Hey guys, I hope you all are staying active, even as cool weather begins and college football consumes more and more of your (and my) time! I'm going to start a series of blog posts about questions I get with some regularity because it's become apparent that these questions are what most people want to know! The first question I want to answer is "what is the best exercise for arthritis?" The glib but true answer is the best exercise is whatever you'll do regularly. Though that is the truth, it's less than helpful for those athletes looking for something more concrete. I'll have to answer this the long way because all things worth knowing are worth knowing why.
First, most kinds of exercise which use a particular joint will benefit that joint but really won't do much for other joints. For example, cycling is great for your knees and hips but really doesn't help your shoulders or elbows. So, if you're performing exercise for health maintenance, it's fine to do whichever exercises get your heart rate up and build some strength; however, if you're looking to improve pain and function in arthritic joints, then you have to use those joints.
*Point one: Improvement is joint specific
Next, most people with arthritis want improved pain control of the affected joint. Who doesn't? So for improvements in pain, what's better: heavy weight or light weight? In 2009 physicians in a hospital in New Jersey undertook this very question. I've provided a link here.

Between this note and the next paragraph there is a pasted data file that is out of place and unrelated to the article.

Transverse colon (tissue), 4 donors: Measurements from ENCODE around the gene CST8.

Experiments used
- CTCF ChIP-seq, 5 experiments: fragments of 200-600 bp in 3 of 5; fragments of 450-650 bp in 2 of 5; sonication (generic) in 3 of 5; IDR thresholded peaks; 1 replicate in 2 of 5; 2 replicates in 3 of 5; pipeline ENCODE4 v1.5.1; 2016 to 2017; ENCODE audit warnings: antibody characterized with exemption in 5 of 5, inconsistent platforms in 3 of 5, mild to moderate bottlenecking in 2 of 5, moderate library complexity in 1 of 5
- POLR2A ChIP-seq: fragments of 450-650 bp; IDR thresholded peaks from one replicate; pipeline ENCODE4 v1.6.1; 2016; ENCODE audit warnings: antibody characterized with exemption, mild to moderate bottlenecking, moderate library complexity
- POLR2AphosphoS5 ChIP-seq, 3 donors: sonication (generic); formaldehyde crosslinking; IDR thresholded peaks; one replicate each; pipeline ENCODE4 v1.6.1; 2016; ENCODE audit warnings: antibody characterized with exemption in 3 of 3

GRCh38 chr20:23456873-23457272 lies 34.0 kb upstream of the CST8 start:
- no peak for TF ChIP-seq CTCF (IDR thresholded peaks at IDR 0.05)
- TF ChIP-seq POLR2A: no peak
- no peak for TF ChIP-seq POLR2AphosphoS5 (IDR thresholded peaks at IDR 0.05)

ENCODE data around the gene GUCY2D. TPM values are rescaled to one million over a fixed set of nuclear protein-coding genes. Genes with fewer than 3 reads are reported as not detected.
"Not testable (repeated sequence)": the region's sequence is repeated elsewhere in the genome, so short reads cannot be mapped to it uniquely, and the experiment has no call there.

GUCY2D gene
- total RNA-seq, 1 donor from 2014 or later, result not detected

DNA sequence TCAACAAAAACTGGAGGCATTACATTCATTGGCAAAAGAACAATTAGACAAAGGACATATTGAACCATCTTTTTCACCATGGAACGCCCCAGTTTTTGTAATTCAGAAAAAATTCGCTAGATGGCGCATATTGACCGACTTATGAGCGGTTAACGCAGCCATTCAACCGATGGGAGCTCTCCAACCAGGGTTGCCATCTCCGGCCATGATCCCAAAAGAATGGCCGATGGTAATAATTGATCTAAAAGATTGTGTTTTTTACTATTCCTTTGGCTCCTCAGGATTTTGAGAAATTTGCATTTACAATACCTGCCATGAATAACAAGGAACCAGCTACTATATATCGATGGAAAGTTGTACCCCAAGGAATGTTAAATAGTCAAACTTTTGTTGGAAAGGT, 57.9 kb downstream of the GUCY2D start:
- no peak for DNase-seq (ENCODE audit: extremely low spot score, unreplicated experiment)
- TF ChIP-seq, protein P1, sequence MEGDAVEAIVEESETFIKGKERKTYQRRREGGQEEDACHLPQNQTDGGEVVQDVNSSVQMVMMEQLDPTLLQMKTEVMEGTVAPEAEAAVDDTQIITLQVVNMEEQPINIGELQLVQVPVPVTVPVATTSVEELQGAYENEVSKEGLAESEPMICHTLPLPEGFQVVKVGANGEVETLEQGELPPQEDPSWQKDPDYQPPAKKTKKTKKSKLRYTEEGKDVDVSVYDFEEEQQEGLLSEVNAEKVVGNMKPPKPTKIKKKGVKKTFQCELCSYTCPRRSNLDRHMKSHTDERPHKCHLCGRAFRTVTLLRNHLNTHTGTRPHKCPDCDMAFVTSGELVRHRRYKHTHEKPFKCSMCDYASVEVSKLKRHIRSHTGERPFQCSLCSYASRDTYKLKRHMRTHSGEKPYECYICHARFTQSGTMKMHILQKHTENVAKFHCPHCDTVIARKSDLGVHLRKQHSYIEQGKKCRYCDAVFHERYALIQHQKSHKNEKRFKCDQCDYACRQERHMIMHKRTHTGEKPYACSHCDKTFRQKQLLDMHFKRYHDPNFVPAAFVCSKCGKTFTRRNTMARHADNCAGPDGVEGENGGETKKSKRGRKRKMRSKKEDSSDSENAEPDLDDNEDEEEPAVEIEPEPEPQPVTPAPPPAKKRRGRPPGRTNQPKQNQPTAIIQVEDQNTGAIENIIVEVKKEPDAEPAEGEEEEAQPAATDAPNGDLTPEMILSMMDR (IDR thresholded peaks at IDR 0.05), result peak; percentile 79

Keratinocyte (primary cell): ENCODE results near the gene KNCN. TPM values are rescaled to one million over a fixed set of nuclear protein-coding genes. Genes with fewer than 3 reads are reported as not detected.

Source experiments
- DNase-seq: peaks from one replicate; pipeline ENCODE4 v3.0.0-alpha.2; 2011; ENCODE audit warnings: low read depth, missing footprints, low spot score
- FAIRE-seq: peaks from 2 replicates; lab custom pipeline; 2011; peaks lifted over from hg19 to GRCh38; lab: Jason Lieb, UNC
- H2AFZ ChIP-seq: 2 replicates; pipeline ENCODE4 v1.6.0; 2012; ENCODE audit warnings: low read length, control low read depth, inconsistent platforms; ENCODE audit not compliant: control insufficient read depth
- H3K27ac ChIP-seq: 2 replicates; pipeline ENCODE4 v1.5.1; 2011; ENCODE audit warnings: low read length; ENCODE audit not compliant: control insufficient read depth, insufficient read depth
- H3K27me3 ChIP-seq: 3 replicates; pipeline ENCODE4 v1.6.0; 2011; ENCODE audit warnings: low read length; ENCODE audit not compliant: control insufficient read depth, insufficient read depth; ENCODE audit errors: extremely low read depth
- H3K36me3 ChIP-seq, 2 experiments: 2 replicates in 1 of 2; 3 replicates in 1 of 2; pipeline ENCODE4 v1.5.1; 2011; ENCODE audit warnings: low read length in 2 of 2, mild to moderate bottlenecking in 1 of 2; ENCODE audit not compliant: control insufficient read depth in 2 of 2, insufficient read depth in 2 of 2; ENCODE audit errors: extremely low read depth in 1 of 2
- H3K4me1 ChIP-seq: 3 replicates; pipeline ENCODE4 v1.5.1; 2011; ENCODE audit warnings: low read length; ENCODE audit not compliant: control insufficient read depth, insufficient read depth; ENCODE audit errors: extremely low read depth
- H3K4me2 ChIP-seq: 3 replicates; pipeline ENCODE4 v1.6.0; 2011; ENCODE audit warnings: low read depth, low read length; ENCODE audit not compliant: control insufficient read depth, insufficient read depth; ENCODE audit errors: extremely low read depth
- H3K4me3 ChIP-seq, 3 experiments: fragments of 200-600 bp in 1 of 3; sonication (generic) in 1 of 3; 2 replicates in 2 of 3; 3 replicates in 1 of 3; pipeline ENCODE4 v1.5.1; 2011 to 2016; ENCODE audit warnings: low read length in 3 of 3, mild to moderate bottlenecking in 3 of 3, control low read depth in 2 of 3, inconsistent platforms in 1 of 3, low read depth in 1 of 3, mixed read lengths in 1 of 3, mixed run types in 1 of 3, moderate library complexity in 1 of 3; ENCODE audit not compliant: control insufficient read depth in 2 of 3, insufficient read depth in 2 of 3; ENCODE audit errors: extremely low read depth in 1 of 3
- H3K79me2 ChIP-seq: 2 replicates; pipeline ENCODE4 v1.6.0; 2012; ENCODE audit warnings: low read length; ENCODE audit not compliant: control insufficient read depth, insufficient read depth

They examined elderly osteoarthritis patients who underweight resistance training for 8 week, 3 times weekly. The participants were divided into three groups: no exercise, light weight exercise, and heavy weight exercise. At the end of eight weeks, the light exercise and heavy exercise group had similar reductions in pain scores for their knee arthritis, a little bit more than 40% for both groups. Two things stand out from this; one is that performing exercise cut pain scores by almost half! The second takeaway from this study is that whatever intensity of exercise you prefer, you can see pain improvement! It's also important to point out, however, that the volume of exercise performed between groups was similar. In other words, while the high-weight group lifted heavier weights, they did fewer repetitions than the low weight group.
*Point two: Pain is similarly improved with both higher-weight and low-weight exercises
**As a caveat, I would limit the weight of any particular exercise to about 75% of what you can maximally perform once. So if I can squat ~200 lbs, then I probably should keep my working weight to 150 lbs or less.
Third, the larger the range of motion, typically, the better the exercise; this is true for both your joints as well as your muscles and other soft tissues. This is one reason I really like body weight exercises: lunges, body-weight squats, push-ups, pull-ups. With these exercises, you can go through the full or nearly full range of motion without being constrained by the limitations of how a machine was built. Whatever you decide to do, try to pick something that has a full range of motion. So walking isn't what we're looking for but a stair-master or bike would be great!
*Point three: Joints benefit from using their full range of motion
Having written about these three things, you'll rightly notice that I haven't actually listed a particular set of exercises that are "good" for your joints. This is mostly because I don't want you to feel artificially constrained by my personal set of favorites. That being said, if you're looking for a good beginner set of exercises, here are a few that I personally feel are beneficial.
-Spinning or cycling (note that recumbent cycling is, in my opinion, not nearly as healthful as spinning or upright cycling)
-Pull-ups or rows
-Shoulder dumbbell press
-Yoga and Pilates